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Eleventh Judicial Circuit judges volunteer at Midwest Food Bank in Normal

Judges from the Eleventh Judicial Circuit ditched their robes for hairnets and gloves Wednesday night as they spent the night volunteering at the Midwest Food Bank in Normal.

From packaging cereal to helping in the “disaster aisle,” the judges came out to lend a helping hand and show their support for the nonprofit that seeks to alleviate food poverty across the country.

This is a new effort by the judges, said Judge Sarah Duffy. The Eleventh Judicial Circuit includes McLean County.

“We decided this year to begin trying to have a regular service event, as judges, not only as a team-building activity, but also as a demonstration of our commitment to the community,” she said.

Many of the judges at the event connected their volunteer effort to their work on the bench.

“I think one of the primary reasons I wanted to become a judge is because I found it as an avenue to continue helping people. Obviously, as an attorney, you have the ability to help others, but being a judge gives you an even greater platform to be able to do that — make a positive impact in other peoples’ lives,” said Judge Rebecca Foley.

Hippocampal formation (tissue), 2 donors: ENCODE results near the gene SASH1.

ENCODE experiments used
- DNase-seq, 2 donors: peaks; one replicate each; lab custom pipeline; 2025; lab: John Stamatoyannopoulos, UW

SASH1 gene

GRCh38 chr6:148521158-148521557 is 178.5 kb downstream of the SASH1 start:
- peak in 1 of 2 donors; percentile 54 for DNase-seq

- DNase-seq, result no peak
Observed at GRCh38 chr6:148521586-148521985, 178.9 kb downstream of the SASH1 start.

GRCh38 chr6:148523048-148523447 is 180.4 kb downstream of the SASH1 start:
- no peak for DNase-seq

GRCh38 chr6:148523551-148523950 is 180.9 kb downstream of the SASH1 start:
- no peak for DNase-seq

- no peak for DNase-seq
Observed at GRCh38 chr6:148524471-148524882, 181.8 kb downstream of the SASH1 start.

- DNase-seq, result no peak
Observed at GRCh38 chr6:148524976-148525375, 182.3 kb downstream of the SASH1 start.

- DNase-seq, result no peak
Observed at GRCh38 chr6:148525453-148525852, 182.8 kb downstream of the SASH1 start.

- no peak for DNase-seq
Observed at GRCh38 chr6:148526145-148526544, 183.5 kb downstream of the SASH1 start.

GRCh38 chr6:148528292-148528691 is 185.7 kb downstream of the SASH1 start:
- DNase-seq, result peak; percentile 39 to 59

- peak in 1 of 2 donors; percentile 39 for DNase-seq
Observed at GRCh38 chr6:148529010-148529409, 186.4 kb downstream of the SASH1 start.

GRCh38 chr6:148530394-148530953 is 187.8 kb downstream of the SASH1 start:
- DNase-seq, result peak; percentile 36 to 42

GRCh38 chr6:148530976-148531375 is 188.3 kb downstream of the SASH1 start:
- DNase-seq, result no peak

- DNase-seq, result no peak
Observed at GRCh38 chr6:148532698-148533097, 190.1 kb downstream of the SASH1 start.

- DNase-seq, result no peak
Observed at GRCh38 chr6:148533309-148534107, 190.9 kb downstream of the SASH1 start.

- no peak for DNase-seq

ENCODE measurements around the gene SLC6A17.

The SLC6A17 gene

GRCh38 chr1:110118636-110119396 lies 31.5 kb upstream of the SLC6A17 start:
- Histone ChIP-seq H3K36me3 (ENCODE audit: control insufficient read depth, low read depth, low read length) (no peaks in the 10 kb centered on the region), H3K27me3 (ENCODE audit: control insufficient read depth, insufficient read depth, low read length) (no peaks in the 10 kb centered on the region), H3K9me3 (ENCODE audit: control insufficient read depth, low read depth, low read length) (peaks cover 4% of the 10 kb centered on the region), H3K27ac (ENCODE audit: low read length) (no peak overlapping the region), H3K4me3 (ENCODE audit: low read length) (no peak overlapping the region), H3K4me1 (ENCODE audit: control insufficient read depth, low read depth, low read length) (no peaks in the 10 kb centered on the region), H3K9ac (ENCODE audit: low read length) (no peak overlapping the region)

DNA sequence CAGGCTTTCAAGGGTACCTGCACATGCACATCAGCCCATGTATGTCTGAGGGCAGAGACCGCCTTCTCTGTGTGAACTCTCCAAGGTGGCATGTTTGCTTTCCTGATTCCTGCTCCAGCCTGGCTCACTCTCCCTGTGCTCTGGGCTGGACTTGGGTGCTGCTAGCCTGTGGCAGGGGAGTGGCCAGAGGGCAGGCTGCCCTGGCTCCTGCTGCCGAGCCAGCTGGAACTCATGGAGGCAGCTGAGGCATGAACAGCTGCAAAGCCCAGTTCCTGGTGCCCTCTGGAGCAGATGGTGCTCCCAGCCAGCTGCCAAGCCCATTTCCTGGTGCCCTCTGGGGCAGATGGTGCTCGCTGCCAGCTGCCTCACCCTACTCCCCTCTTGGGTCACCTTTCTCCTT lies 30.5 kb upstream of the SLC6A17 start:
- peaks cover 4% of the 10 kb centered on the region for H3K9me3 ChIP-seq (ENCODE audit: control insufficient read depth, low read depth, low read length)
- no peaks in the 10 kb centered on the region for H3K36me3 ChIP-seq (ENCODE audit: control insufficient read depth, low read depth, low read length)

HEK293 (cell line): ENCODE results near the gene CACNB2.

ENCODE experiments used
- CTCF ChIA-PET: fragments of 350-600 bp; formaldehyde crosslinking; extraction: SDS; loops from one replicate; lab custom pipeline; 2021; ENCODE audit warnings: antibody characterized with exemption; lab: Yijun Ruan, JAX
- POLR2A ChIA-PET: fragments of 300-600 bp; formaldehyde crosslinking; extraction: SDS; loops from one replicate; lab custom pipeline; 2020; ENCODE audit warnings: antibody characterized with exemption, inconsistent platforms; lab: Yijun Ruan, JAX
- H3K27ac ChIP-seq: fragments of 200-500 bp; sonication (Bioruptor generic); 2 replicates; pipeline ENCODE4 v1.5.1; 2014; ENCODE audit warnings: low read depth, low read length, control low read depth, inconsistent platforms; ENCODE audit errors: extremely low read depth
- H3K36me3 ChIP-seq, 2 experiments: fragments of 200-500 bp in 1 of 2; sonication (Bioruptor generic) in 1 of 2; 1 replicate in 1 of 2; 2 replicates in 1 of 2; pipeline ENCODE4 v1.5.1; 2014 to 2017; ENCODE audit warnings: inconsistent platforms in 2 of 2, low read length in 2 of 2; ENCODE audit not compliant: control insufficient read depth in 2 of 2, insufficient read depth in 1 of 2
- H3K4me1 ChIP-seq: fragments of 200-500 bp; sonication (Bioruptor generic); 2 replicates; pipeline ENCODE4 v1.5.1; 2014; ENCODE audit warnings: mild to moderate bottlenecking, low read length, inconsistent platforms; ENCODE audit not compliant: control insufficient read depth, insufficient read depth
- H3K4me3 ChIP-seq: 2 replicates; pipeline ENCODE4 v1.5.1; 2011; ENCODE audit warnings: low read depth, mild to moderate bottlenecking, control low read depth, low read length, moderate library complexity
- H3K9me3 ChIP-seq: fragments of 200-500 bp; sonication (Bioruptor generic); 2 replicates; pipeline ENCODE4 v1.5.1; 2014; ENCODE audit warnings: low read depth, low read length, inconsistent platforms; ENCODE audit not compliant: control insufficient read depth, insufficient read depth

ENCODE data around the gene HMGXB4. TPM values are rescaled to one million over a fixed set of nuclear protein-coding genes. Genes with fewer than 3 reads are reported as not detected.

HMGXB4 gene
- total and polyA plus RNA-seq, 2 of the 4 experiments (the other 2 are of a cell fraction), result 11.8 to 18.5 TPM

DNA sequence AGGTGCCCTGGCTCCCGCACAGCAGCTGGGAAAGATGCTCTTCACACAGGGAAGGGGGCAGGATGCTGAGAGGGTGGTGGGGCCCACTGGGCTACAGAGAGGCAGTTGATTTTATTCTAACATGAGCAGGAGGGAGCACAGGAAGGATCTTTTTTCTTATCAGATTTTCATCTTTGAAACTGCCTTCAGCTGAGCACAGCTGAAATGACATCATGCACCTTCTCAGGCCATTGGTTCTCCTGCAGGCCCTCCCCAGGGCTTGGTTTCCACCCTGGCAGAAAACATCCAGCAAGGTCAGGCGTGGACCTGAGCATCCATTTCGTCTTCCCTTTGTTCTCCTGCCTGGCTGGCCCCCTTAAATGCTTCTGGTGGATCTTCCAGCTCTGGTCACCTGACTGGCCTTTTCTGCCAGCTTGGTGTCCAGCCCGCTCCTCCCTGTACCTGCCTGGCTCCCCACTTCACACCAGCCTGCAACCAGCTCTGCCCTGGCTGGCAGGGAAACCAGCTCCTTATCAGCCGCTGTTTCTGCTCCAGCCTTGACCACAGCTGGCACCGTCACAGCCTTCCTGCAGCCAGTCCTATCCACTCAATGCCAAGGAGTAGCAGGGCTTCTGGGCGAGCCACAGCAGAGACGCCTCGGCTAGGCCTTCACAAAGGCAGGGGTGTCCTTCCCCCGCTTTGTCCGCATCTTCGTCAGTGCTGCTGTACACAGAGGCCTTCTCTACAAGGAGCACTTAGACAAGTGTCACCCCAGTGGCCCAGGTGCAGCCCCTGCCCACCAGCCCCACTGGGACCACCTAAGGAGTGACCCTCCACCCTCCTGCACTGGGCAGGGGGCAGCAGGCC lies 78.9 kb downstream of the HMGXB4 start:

Chief Judge Mark Fellheimer said those on the bench care about the communities they serve, but it can sometimes be difficult to show that.

“We can't do a thing where you're soliciting to raise money, things like that,” Fellheimer said. “So we're kind of restricted in what we can do. But we're also citizens of this community. We need to help out and do our share. We've been given a lot, but we owe back to society too.”

Judge Amy McFarland of Bloomington said she saw the value of community service from an early age.

“Community service has always been a part of my life from my family — hard work, community service, you give back, and true leadership should be servant leadership … how you treat the people who come before you, how you treat everybody in the community. That's a big value in my family,” said McFarland, whose previous service includes leadership roles with Project Oz and the women’s division of the McLean County Chamber of Commerce.

Aside from the food bank, some judges volunteer in other areas of the community as well.

“We do a lot outside of the courtroom activities. I do a lot of readings and speaking at schools in my community, and it's just something that I enjoy,” shared Judge William Workman.

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